INTRODUCTION1. The past season's work has lain in several sites, and covered every epoch from the XIIth dynasty down to the Arab conquest. On first going out I at once resumed the attack on the pyramid of Hawara, and while thus engaged I also cleared & large tomb of the XXVIth dynasty, and found a few more portraits and cartonnage busts of the Roman age. But within a fortnight of beginning I heard that a German was intending to occupy Illahun, where I was going myself. As this person was quite ignorant of archaeology, and was allowed to dig simply for the sake of plunder, I could not tolerate his ruining the results of such an important site. And as his power of working in the Fayum was exactly the same as my own - a permission from the Government - I had to occupy the ground at once if it was to be saved. So for eleven weeks work was just kept alive by a few men at Medinet Gurob and at Illahun, while I was finishing Hawara. It was quite contrary to my wishes to carry on excavations without proper supervision, as I could only go to these places about once a week, and that entailed a walk of seventeen miles: but it was the only means of saving places which proved, when I worked them, to be of the highest historical value.
On leaving Hawara I gave up tent life, and occupied rooms in the inspection house of the Irrigation Department at Illahun, by the kind permission of Mr. Marshall Hewat, whose hearty assistance in many ways forwarded my plans. Indeed, but for such a house to store the antiquities in, the exploration at Illahun would have been scarcely practicable.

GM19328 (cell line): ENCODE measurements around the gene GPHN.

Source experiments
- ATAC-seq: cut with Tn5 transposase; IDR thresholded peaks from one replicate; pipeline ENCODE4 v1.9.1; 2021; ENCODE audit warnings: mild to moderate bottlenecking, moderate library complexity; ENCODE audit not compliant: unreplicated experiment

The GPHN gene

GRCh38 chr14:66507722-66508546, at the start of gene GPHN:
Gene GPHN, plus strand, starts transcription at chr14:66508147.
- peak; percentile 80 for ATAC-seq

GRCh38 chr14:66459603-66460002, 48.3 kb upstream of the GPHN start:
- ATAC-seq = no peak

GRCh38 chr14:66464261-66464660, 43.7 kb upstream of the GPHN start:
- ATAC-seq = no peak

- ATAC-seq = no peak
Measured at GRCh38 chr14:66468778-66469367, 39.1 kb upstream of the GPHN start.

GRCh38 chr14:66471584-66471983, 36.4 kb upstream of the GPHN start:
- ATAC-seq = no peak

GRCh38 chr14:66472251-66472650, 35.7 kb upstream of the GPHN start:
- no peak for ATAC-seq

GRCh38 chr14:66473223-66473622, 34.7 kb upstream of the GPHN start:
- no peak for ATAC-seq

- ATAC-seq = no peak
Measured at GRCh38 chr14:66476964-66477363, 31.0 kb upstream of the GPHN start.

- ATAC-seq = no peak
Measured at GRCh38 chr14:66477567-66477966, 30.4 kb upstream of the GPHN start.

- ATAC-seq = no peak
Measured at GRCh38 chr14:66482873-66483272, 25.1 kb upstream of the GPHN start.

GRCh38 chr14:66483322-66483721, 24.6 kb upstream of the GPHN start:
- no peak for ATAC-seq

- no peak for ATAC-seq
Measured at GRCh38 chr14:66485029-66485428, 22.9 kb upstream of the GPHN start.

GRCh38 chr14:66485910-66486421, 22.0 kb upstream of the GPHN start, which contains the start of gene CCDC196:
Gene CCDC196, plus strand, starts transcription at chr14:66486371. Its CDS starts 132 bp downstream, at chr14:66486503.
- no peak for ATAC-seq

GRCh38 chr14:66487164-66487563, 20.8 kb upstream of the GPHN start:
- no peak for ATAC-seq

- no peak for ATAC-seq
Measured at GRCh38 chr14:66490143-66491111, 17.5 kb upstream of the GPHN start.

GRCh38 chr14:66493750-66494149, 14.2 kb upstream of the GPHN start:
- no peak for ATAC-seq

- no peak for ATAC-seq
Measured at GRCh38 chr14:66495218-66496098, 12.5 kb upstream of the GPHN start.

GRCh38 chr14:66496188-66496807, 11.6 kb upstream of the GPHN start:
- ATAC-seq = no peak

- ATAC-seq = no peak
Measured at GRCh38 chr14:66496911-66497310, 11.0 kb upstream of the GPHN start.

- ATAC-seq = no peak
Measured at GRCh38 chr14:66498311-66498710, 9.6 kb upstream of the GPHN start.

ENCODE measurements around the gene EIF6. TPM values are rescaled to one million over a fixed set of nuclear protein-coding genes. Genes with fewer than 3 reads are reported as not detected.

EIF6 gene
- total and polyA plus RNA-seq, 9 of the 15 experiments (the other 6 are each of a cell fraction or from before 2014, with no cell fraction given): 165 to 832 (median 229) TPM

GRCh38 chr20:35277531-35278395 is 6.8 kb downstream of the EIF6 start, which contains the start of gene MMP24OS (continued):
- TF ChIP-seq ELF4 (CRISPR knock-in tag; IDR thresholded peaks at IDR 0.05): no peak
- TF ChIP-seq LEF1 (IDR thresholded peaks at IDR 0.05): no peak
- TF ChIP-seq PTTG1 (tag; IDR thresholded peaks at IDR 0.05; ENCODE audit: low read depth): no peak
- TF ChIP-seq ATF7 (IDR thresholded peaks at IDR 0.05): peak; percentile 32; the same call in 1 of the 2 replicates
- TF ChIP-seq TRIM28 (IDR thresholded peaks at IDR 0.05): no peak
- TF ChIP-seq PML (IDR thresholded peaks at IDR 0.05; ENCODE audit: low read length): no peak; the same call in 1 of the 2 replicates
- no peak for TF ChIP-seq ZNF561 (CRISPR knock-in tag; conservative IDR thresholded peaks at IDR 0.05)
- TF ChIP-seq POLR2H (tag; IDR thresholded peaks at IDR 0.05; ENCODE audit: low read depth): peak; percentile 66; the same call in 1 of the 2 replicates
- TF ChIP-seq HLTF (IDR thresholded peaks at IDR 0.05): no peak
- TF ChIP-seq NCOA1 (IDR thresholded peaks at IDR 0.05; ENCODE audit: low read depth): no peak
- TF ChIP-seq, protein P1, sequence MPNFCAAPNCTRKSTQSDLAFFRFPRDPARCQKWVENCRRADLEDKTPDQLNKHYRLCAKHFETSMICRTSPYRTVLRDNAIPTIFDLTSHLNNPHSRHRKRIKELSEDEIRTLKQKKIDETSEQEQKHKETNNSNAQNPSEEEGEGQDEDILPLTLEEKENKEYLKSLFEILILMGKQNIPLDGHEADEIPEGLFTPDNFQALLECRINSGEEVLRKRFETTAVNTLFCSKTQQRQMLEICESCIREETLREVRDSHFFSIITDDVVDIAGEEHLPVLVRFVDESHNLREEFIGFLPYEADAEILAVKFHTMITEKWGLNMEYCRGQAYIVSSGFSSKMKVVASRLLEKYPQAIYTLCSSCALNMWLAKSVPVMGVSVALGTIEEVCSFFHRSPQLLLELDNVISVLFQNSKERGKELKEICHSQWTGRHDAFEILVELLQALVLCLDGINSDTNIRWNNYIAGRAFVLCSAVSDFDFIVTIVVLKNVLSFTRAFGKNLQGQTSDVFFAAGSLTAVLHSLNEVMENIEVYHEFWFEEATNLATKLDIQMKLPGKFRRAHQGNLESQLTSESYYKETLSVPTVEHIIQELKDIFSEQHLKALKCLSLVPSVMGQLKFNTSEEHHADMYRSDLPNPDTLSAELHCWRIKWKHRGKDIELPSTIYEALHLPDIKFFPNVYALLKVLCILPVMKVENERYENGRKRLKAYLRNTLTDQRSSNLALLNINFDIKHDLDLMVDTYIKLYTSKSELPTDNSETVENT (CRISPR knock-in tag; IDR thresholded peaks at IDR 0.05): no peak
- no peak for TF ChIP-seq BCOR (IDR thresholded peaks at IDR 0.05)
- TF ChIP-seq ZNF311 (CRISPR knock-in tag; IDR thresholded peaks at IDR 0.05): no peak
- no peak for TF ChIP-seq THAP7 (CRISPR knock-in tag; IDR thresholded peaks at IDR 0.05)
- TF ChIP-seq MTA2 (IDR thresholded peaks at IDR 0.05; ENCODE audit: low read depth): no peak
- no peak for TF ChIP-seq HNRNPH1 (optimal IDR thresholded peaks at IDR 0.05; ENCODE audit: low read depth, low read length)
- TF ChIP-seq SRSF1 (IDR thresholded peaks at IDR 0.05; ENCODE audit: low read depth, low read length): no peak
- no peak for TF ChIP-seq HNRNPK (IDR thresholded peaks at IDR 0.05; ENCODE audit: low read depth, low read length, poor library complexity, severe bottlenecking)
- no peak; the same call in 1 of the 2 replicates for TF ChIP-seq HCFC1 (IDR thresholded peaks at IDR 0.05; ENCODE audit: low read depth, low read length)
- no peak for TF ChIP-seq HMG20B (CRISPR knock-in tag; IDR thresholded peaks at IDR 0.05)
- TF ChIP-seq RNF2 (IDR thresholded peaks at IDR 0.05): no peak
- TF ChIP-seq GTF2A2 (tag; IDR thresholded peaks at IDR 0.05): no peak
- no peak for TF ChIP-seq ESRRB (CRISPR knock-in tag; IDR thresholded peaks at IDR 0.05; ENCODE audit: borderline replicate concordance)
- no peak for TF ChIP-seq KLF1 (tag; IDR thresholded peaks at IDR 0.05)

2. The sites worked from those quarters were at the north and south ends of the great dyke of the Fayum mouth. On the north there stood the pyramid of Illahun, around which I worked for nearly all the season without entering it, the well-entrance I had partly cleared, when I handed the site over to Mr. Fraser on my leaving; and on clearing the well to the bottom he succeeded in entering the pyramid.
Around the pyramid was a cemetery ; begun in the XIIth dynasty; ransacked, and the tombs re-used in the XXI-XXVI ; and a number of fresh tombs excavated at the same time ; and then largely plundered in later times. To the east of the pyramid was a small temple adjoining it, and a larger one on the edge of the desert, half a mile distant. Both of these belonged to the pyramid, having been built in honour of Usertesen II. To the north of the larger temple lay the town of the builders, Medinet Kahun, scarcely touched since the age of the XIIth and XIIIth dynasties. Beyond this, about a mile and a half to the north, stands a Coptic deir, and in the rubbish heaps of that a large amount of Coptic and Cufic papyri are to be found. I began working at the site, but had to cease as it was just outside the province of the Fayum ; therefore I was obliged to leave it to be ransacked by anyone who chose to plunder there, and buy up whatever was brought to me. About the region of the temple was a large Coptic burial ground, from which many garments and other objects were obtained. On the south end of the great dyke lay the town of Medinet Gurob, or "raven's town", this was founded in the XVIIIth dynasty, and did not survive the middle of the XIXth. Adjoining it was the cemetery of that age, and also of the Ptolemaic times.
We will now turn to a more particular account of the actual work, while reserving the archaeological and historic details to the special chapters on each subject.
3. The opening of the pyramid of Hawara proved to be a far longer and more troublesome affair than seemed probable at first sight. When we knew that every pyramid yet examined opened from the north side, and not far from the base, nothing seemed simpler than just to clear the north side, as Belzoni, Perring, and Mariette had done on other pyramids, and then walk in. I accordingly began to clear this side the first thing when I went to Hawara (29th January, 1888). But I saw that some previous excavator (Lepsius or Vassalli) had already made desperate attempts, having cut away all the middle of the north face for some yards in; and had moreover
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